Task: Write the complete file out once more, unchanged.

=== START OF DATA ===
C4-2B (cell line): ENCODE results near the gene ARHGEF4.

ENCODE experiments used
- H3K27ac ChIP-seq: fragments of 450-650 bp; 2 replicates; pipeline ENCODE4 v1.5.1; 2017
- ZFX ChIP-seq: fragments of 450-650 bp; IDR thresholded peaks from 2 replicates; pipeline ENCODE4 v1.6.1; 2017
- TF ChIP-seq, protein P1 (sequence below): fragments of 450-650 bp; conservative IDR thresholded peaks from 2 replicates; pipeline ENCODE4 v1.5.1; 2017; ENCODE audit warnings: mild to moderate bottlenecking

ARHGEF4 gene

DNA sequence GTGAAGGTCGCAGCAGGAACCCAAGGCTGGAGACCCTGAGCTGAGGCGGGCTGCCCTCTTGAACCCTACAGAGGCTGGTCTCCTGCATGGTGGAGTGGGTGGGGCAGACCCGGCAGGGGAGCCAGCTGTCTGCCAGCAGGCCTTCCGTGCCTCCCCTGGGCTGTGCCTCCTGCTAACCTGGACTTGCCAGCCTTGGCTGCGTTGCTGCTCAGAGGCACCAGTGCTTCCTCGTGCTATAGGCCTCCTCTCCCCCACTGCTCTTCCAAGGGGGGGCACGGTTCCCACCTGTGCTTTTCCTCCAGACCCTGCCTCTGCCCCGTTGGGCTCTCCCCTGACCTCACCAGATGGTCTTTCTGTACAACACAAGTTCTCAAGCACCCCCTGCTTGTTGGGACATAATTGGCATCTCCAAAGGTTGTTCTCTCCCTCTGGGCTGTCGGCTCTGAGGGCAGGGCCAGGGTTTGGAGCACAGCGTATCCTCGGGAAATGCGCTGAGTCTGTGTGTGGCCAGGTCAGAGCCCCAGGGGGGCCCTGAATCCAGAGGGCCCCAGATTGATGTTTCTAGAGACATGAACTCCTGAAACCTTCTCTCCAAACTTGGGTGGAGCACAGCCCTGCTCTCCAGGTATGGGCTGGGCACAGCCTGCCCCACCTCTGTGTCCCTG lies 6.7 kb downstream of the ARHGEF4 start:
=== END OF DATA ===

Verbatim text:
C4-2B (cell line): ENCODE results near the gene ARHGEF4.

ENCODE experiments used
- H3K27ac ChIP-seq: fragments of 450-650 bp; 2 replicates; pipeline ENCODE4 v1.5.1; 2017
- ZFX ChIP-seq: fragments of 450-650 bp; IDR thresholded peaks from 2 replicates; pipeline ENCODE4 v1.6.1; 2017
- TF ChIP-seq, protein P1 (sequence below): fragments of 450-650 bp; conservative IDR thresholded peaks from 2 replicates; pipeline ENCODE4 v1.5.1; 2017; ENCODE audit warnings: mild to moderate bottlenecking

ARHGEF4 gene

DNA sequence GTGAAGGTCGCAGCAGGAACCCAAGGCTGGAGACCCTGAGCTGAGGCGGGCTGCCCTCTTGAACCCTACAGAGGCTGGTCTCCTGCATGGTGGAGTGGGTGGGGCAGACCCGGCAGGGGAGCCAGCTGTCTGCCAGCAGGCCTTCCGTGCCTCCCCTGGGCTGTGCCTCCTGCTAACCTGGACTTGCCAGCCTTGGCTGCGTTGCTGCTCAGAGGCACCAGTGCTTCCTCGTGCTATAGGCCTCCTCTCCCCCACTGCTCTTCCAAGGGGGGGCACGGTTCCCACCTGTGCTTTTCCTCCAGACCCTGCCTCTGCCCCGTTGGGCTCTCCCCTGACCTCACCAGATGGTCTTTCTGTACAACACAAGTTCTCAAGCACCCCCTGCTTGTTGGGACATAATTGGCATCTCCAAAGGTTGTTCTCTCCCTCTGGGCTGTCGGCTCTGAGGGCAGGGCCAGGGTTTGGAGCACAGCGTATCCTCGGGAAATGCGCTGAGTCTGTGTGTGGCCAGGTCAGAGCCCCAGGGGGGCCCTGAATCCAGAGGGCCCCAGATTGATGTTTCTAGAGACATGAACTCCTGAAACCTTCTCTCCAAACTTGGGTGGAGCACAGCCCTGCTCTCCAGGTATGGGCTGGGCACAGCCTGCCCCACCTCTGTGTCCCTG lies 6.7 kb downstream of the ARHGEF4 start: